When Turkey’s Deputy Prime Minister Mehmet Şimşek made the public announcement on Bank of China’s entry into the Turkish market, he said that the new bank will “contribute to efforts for attracting Chinese investment to Turkey and increase financing opportunities for the private sector.”

The latter part of the statement refers to a realistic expectation. With increasing risks, a high loan-to-deposit ratio and rising share of non-performing loans, Turkish banks are increasingly reluctant to extend new credit to their clients. Under these circumstances, as Bank of China will make efforts to establish itself in the Turkish market, the new financing opportunities it will provide will be well received by Turkey’s companies that are in need for funding.

One has to be more critical with regard to the first part of Şimşek’s statement, at least for the time being. Can the Bank of China (together with ICBC) help to draw more Chinese investment to Turkey?

In theory, this is certainly possible. Agreements signed between Turkey and China last November imply the construction of railroads spanning the entire width of Turkey and going beyond to link the country with Central Asia with Chinese finance, and the Chinese banks in Turkey are likely to play a role here if and when the project is realized.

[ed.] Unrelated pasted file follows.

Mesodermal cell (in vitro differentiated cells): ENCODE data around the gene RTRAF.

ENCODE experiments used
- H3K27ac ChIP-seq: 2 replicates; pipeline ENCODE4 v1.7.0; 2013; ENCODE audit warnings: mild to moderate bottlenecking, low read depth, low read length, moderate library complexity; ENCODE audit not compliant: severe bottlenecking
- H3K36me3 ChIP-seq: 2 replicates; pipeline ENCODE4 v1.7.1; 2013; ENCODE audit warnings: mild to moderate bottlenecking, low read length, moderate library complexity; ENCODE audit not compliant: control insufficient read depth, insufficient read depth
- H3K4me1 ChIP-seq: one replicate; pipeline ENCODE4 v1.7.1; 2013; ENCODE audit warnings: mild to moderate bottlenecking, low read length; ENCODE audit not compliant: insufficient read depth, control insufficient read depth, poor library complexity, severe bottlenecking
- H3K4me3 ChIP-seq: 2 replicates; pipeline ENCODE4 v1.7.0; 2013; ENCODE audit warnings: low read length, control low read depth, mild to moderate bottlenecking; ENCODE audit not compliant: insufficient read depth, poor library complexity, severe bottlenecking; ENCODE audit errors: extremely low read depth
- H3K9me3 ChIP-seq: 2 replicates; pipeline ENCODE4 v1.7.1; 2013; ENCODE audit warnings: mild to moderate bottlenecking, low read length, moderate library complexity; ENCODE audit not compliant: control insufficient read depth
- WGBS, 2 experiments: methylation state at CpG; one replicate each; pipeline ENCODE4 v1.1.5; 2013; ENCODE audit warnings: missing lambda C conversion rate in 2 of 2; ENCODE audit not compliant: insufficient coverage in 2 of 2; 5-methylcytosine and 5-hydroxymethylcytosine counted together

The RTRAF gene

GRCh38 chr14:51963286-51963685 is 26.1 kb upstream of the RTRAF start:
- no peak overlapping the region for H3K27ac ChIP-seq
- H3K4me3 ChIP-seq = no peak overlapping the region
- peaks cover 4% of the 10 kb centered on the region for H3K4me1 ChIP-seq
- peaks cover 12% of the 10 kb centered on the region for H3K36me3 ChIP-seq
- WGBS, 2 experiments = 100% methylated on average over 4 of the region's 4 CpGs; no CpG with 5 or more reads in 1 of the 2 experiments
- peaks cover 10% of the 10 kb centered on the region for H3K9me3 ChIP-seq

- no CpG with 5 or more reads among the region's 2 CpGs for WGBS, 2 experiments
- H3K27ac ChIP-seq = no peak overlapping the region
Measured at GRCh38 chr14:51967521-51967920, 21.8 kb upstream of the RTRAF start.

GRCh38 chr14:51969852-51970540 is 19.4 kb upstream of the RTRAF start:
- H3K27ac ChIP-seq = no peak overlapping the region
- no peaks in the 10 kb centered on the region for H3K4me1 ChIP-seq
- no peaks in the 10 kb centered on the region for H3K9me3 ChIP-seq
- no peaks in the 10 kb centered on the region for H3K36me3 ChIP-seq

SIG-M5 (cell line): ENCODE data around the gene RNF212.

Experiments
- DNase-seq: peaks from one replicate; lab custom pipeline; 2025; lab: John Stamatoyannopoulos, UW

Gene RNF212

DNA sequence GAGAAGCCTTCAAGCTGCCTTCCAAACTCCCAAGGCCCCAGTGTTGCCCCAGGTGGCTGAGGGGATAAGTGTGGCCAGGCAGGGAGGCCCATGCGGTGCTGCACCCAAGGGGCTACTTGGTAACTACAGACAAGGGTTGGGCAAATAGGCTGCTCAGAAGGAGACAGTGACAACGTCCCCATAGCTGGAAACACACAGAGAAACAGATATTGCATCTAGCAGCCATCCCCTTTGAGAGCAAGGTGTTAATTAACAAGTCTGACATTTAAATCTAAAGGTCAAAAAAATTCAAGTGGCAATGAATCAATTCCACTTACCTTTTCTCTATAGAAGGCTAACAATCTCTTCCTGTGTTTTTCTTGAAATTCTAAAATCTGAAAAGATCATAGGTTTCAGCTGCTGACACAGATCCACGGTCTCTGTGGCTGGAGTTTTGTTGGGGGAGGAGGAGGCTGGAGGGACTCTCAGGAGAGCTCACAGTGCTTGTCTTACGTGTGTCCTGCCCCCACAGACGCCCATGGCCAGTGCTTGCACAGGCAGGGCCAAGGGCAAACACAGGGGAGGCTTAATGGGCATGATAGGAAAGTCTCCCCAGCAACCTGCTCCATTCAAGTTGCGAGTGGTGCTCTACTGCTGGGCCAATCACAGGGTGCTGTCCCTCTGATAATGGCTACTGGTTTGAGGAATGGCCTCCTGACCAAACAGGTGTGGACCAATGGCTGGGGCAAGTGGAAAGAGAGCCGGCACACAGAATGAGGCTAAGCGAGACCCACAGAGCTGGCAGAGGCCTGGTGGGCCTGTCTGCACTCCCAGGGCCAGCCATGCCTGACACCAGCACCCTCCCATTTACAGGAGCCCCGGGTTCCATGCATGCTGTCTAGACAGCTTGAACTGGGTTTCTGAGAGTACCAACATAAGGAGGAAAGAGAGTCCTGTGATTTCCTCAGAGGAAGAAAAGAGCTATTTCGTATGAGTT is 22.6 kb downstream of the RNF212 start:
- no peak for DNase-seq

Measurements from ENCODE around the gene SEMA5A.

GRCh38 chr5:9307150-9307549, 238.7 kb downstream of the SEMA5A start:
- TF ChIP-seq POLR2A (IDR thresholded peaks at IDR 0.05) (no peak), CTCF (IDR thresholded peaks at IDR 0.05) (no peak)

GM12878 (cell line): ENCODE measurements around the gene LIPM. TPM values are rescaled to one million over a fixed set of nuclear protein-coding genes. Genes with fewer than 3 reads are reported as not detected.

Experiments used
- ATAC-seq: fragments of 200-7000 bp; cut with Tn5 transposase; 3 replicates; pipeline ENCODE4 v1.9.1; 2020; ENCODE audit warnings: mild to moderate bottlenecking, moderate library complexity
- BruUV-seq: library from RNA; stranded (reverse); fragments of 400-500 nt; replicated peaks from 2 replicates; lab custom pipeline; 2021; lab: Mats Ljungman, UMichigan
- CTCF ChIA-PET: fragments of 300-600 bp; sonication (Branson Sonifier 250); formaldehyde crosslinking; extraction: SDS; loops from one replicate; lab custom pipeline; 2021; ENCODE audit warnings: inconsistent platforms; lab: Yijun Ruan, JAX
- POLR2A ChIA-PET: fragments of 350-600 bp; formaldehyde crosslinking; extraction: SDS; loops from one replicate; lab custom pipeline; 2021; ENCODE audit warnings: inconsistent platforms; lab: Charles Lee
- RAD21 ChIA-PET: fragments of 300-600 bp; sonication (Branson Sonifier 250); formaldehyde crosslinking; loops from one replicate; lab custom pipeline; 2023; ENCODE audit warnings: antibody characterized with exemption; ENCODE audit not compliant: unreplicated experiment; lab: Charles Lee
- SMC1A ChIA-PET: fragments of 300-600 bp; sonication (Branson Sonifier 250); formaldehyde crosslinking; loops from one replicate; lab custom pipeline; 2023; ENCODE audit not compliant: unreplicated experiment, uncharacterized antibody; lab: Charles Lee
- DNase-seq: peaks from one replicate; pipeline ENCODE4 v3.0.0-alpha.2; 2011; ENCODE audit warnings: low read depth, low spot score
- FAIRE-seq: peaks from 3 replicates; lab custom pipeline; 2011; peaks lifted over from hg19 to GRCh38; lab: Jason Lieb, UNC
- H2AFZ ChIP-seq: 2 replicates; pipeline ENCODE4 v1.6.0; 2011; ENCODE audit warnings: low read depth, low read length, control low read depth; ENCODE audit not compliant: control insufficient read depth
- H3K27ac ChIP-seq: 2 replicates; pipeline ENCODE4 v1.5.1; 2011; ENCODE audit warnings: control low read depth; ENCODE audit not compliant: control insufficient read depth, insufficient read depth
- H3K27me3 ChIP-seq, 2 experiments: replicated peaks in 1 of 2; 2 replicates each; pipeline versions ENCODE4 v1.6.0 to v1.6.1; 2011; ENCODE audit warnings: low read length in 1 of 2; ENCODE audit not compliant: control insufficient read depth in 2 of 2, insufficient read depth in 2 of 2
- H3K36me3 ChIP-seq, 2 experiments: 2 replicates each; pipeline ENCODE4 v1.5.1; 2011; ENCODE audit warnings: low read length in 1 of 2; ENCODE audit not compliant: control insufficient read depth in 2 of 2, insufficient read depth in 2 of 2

However, other than these future projects, Turkey still cannot be considered a destination for Chinese investment. According to data released by Turkish Ministry of Economy, there were 46,756 companies with foreign capital registered in Turkey as of January 1, 2016, out of which only 739 were Chinese owned. 338 of these companies are doing wholesale trade, 103 retail trade, and 35 are restaurants.

In other words, large-scale Chinese investment (other than the banks themselves) is yet to come to Turkey (and compare this with Turkey’s two neighbors, Greece and Iran, where Chinese firms have bought ports, invested in major infrastructure), and despite all the talk and excitement, OBOR has not brought anything concrete to Turkey so far. Whether the presence of Chinese banks in Turkey will be a strong pull factor for large-scale Chinese investment is an open question.

Bank of China has become the second Chinese lender in Turkey, and Chinese banks active in Turkey are certainly a positive development in terms of both the availability of funding for the Turkish private sector and the progress in relations between Turkey and China.

However, given all the ups and downs in the two country’s relationship since last summer; with the anti-Chinese demonstrations in Turkey, Ankara’s decision to annul the missile defense system deal which was initially awarded to a Chinese company, and Beijing’s decision to tighten visa requirements for Turkish passport holders, a more stable environment might be needed before the Chinese banks can contribute effectively to the relations between the two countries.

Dr. Altay Atlı is a lecturer at the Asian Studies program of Boğaziçi University in Istanbul, and a senior research associate at Turkey’s International Strategic Research Organization (USAK).